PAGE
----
Senate approves Sinema’s bipartisan bill improving US disaster preparedness

Senator’s bipartisan legislation bolsters national preparedness and response to chemical, biological and nuclear threats

WASHINGTON – The US Senate passed Arizona Sen. Kyrsten Sinema’s Technology Hazards Preparedness and Training Act – bipartisan legislation strengthening the United States’ preparedness and response to chemical, biological, and nuclear threats. Before proceeding to a vote by the full Senate, the Senate Homeland Security and Governmental Affairs Committee approved Sinema’s bipartisan legislation in June.

“The Senate’s passage of our bipartisan legislation strengthening FEMA’s ability to help state and local governments address technology risks will protect Arizonans from threats and improve preparedness for future emergencies. I am grateful for Senator Portman’s partnership in keeping Arizonans and Americans safe,” said Sinema, chairman of the Senate Government Operations and Border Management Subcommittee.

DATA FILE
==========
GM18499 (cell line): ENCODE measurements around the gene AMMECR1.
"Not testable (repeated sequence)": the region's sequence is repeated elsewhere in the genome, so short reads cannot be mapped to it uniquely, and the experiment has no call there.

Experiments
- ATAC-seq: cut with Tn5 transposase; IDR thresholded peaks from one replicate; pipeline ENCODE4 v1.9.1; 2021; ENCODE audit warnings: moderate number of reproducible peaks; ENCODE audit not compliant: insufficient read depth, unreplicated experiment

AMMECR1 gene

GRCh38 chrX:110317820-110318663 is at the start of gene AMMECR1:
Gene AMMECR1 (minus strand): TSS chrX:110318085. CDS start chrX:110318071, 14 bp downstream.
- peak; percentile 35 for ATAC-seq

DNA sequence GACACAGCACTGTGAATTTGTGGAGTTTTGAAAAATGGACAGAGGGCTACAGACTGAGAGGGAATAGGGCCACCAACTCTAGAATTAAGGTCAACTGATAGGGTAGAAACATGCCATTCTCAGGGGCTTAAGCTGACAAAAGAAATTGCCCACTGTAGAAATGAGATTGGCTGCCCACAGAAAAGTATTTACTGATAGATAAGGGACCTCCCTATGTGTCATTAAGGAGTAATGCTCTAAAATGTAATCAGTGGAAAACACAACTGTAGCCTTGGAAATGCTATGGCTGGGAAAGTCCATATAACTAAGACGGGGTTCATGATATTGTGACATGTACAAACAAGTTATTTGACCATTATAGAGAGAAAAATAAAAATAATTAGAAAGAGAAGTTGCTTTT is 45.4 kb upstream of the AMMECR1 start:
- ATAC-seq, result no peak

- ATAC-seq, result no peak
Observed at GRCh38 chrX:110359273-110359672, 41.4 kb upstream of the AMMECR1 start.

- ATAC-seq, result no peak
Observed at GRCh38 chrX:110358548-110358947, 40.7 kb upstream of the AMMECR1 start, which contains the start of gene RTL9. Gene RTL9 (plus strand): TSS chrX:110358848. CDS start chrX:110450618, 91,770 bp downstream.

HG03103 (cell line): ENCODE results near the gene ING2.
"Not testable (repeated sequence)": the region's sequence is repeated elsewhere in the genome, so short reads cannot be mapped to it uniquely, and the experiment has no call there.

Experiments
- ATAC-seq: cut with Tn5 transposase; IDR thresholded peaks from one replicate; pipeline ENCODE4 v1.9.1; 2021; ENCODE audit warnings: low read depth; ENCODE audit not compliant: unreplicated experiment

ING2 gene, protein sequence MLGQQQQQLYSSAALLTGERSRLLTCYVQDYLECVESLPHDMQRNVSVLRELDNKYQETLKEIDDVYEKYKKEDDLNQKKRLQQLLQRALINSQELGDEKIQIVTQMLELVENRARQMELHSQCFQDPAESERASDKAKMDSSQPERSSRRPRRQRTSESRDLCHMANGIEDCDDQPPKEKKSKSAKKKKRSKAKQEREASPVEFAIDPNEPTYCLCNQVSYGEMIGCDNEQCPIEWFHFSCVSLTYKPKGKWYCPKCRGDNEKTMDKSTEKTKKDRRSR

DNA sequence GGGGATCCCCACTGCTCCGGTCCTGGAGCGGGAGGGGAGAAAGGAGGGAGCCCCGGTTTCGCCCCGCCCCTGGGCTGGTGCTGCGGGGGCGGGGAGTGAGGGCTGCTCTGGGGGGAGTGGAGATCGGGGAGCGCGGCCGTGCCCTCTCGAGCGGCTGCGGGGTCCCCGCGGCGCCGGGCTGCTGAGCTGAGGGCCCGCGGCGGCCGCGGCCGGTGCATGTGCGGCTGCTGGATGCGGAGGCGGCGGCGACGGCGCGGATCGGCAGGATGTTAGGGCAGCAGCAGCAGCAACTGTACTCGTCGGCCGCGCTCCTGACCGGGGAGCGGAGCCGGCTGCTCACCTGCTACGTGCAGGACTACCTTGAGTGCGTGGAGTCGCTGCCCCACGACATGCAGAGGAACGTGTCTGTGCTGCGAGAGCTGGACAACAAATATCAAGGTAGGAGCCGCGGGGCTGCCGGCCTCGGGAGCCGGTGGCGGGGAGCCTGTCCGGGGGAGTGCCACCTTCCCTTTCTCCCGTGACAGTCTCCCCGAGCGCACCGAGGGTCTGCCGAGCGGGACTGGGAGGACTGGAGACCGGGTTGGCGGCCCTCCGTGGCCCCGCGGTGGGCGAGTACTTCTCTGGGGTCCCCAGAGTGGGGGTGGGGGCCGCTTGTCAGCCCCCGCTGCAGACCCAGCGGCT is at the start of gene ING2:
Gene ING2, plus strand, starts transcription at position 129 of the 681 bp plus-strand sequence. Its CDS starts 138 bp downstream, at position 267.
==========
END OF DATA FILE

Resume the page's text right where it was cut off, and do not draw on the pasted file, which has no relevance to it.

“Since its inception in 1979, FEMA has been responsible for providing preparation and training to communities surrounding nuclear power plants using fees paid by utilities. However, there are still hundreds of other communities that contain different radiological or chemical hazards but have not had access to this expert support from FEMA. I commend the Senate for passing our bipartisan legislation to provide the necessary authority and funding to ensure that the most vulnerable communities in Ohio and the country have access to the preparation and training needed to ensure the safety of our families,” said Portman, a Senate Republican. Homeland Security and Governmental Affairs Committee.

Sinema’s legislation — introduced with Republican Senator Rob Portman (Ohio) — provides state and local governments with expanded Federal Emergency Management Agency (FEMA) hazard resilience assistance, training and programming chemical, biological, radiological and nuclear and related emerging threats . This legislation extends existing FEMA assistance to communities near nuclear power plants and military chemical stockpiles to other communities, such as those near Arizona chemical facilities.